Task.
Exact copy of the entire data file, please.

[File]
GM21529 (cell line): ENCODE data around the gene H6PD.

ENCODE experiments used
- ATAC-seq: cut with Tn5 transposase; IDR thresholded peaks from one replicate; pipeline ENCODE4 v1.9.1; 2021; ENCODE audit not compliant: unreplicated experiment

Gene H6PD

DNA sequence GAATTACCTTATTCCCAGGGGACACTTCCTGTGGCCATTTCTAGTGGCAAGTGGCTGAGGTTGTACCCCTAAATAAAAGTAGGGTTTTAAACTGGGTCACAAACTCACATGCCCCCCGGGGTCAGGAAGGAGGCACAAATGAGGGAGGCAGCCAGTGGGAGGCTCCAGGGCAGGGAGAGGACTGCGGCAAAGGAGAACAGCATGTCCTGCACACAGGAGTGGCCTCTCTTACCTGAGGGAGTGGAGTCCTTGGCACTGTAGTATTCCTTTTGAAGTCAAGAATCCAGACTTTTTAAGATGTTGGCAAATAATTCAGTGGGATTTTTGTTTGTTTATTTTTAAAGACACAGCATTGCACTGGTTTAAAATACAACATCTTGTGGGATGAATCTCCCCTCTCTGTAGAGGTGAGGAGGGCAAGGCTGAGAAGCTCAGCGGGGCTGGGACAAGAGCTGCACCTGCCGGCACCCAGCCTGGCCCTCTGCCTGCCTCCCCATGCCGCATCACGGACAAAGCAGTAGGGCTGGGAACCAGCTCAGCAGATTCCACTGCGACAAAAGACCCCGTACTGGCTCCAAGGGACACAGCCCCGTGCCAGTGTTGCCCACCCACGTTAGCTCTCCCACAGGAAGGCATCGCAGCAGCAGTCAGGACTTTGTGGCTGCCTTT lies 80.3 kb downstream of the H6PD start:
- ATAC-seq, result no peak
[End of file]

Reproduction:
GM21529 (cell line): ENCODE data around the gene H6PD.

ENCODE experiments used
- ATAC-seq: cut with Tn5 transposase; IDR thresholded peaks from one replicate; pipeline ENCODE4 v1.9.1; 2021; ENCODE audit not compliant: unreplicated experiment

Gene H6PD

DNA sequence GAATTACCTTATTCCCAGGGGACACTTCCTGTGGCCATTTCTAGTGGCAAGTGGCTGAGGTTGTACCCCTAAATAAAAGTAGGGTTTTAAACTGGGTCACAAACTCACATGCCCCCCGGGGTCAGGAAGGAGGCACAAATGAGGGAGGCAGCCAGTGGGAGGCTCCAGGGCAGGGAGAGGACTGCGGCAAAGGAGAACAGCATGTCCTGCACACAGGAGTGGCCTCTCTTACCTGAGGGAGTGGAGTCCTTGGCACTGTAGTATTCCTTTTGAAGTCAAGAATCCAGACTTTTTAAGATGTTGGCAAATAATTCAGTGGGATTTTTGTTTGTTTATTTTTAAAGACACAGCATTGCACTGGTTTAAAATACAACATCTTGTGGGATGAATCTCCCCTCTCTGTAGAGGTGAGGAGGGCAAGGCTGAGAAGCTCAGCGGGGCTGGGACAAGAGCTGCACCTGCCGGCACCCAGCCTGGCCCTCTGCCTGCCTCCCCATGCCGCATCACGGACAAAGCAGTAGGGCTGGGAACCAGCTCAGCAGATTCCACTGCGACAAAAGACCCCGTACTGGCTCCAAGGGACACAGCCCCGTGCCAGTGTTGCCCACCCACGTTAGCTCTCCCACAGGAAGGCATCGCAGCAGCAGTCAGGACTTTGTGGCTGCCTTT lies 80.3 kb downstream of the H6PD start:
- ATAC-seq, result no peak